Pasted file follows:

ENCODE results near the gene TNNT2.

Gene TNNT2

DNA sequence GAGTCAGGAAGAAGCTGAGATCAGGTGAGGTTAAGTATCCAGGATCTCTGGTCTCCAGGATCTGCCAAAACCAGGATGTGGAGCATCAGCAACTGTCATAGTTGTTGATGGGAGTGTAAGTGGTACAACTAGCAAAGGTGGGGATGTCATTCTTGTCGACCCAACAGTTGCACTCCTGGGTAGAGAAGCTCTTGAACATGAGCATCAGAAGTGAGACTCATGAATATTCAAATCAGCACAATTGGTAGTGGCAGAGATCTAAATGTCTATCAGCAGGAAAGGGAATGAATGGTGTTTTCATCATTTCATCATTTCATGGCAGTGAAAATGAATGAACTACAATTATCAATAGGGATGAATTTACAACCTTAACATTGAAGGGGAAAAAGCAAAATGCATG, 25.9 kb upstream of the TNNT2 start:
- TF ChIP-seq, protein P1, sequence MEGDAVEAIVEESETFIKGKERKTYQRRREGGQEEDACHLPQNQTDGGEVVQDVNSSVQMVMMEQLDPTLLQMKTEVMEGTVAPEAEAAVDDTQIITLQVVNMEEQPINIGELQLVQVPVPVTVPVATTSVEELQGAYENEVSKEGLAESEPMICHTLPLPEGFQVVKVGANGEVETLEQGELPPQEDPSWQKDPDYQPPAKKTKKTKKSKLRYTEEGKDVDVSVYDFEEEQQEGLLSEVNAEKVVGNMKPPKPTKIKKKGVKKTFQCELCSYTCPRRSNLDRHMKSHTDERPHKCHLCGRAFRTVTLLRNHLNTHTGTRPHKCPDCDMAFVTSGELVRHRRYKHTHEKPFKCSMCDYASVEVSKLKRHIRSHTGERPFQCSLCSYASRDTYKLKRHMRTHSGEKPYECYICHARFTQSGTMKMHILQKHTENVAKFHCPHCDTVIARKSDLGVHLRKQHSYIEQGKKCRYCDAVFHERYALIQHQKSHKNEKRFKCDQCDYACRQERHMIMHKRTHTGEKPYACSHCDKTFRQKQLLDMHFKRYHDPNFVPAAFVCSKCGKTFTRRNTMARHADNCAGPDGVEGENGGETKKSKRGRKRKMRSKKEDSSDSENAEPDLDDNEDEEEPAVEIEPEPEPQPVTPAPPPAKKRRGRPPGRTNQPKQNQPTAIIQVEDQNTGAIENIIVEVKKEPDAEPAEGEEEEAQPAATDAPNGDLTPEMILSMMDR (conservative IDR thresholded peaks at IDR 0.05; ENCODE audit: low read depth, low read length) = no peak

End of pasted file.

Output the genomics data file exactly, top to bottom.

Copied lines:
ENCODE results near the gene TNNT2.

Gene TNNT2

DNA sequence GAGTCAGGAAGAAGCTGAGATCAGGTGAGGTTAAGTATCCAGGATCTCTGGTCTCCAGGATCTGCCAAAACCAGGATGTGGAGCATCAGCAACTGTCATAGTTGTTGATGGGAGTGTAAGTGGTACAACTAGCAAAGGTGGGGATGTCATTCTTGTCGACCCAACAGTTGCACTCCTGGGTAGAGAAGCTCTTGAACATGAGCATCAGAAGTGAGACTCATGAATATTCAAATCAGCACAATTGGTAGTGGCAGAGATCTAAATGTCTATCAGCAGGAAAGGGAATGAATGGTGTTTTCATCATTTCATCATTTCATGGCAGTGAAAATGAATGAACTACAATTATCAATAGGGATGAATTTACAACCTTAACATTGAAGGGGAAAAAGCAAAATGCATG, 25.9 kb upstream of the TNNT2 start:
- TF ChIP-seq, protein P1, sequence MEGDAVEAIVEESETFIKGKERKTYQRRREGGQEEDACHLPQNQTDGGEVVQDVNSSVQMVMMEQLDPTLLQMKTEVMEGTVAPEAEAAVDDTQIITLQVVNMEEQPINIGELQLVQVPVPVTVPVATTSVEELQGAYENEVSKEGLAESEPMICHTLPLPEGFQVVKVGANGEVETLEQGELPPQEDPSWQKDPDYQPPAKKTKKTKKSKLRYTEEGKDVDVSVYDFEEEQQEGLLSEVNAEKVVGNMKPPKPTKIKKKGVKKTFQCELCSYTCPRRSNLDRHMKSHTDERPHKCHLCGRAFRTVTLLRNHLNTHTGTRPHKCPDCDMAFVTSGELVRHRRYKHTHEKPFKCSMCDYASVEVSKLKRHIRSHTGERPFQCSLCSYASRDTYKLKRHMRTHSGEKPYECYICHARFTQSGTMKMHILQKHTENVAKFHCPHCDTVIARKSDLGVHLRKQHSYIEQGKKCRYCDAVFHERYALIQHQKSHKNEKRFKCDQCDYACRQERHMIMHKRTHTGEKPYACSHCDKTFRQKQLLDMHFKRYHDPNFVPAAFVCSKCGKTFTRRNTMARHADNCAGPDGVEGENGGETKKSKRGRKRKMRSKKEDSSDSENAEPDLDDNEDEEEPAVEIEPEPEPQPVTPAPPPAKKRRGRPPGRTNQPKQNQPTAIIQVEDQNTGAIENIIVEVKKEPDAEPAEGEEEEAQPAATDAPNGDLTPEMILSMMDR (conservative IDR thresholded peaks at IDR 0.05; ENCODE audit: low read depth, low read length) = no peak